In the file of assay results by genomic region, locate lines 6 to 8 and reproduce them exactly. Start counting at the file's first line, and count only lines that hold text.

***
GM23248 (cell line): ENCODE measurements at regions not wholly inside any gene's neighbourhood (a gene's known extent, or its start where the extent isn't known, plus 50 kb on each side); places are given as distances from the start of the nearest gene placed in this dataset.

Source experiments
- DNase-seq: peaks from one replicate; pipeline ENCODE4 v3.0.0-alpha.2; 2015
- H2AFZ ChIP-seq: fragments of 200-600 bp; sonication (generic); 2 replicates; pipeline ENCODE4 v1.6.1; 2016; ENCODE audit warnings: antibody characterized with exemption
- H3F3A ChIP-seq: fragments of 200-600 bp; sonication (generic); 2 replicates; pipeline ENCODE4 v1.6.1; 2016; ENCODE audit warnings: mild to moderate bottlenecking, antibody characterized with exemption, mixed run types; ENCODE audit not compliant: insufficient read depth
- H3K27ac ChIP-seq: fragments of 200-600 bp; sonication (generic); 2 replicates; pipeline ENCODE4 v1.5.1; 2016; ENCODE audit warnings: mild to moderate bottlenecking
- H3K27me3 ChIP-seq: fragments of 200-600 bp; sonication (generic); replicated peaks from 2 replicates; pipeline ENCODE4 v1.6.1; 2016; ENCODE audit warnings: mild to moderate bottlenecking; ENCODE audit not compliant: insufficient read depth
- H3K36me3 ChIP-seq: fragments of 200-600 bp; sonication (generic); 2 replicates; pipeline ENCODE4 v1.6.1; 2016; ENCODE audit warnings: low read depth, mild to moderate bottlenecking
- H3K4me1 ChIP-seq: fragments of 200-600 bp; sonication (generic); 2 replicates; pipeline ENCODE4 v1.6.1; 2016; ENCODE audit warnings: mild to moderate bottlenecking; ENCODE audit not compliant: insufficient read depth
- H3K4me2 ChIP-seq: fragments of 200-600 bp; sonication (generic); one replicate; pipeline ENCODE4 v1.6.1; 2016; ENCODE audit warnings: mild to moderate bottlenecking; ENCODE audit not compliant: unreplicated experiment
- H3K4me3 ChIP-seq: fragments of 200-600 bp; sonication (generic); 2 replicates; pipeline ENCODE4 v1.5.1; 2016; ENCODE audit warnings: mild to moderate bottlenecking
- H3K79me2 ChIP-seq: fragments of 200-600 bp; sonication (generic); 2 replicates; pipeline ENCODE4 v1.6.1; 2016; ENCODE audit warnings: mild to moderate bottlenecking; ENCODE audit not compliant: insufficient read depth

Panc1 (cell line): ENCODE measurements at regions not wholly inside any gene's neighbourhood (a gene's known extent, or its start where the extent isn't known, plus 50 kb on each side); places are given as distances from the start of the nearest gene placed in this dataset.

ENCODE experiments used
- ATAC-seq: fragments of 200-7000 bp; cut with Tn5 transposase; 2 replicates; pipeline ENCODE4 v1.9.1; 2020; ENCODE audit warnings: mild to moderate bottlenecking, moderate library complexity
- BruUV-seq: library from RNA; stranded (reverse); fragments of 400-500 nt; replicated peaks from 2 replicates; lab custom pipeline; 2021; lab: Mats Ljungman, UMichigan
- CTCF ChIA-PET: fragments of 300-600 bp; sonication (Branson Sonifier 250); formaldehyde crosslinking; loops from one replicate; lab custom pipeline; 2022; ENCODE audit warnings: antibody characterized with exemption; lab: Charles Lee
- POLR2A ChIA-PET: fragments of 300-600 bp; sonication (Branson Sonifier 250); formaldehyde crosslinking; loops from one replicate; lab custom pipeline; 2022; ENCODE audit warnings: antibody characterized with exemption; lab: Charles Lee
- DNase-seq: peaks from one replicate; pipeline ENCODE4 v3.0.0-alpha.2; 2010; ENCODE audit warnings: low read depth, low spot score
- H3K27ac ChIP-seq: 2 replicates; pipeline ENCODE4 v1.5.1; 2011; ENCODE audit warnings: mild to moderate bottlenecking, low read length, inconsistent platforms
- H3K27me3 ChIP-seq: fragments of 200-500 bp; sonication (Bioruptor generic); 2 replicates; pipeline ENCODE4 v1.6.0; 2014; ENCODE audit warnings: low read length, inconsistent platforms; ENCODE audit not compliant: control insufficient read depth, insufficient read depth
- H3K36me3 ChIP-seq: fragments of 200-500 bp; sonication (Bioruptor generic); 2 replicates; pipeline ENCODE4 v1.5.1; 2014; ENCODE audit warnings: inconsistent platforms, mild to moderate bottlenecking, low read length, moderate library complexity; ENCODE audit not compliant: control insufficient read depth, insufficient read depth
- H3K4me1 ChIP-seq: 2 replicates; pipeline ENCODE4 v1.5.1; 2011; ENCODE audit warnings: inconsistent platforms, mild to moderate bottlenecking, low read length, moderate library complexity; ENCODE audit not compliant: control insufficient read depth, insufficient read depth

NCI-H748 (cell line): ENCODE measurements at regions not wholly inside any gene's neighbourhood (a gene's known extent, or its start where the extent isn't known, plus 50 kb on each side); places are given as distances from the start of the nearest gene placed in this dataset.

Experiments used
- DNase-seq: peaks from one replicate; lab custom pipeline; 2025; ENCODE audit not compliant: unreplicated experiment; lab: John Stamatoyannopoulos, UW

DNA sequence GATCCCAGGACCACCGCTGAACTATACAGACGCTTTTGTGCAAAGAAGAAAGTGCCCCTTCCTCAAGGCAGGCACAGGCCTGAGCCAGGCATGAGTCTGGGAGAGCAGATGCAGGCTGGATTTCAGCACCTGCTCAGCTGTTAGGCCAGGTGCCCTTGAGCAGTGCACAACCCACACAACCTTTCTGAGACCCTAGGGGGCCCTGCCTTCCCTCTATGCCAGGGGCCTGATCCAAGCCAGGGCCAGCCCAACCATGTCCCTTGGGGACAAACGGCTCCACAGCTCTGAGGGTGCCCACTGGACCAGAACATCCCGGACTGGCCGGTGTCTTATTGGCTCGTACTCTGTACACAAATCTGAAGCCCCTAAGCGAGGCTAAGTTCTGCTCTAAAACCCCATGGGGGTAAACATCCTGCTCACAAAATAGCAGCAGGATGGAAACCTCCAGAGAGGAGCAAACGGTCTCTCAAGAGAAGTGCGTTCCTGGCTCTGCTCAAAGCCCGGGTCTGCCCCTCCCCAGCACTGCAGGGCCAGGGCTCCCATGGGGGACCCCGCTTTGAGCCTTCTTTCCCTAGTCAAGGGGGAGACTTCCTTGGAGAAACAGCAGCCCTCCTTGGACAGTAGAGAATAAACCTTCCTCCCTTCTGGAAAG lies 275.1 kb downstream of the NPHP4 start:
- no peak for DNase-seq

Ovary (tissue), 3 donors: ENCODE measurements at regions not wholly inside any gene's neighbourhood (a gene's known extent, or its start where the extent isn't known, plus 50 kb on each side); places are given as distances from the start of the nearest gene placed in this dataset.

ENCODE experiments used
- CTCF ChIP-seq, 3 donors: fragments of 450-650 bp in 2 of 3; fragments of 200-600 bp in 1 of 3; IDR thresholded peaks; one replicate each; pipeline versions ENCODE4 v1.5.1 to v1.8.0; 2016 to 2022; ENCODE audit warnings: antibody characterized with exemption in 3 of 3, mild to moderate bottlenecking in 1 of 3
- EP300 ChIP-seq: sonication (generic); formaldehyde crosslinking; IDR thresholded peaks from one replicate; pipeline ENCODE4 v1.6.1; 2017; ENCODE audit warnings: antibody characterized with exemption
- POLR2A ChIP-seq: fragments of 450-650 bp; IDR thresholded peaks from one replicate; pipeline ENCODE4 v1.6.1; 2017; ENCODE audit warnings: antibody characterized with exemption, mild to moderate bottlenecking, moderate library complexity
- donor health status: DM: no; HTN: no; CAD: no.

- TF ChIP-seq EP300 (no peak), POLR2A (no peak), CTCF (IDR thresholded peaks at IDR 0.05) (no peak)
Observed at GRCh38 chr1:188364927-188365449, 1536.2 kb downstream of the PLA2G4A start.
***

- H3K27ac ChIP-seq: fragments of 200-600 bp; sonication (generic); 2 replicates; pipeline ENCODE4 v1.5.1; 2016; ENCODE audit warnings: mild to moderate bottlenecking
- H3K27me3 ChIP-seq: fragments of 200-600 bp; sonication (generic); replicated peaks from 2 replicates; pipeline ENCODE4 v1.6.1; 2016; ENCODE audit warnings: mild to moderate bottlenecking; ENCODE audit not compliant: insufficient read depth
- H3K36me3 ChIP-seq: fragments of 200-600 bp; sonication (generic); 2 replicates; pipeline ENCODE4 v1.6.1; 2016; ENCODE audit warnings: low read depth, mild to moderate bottlenecking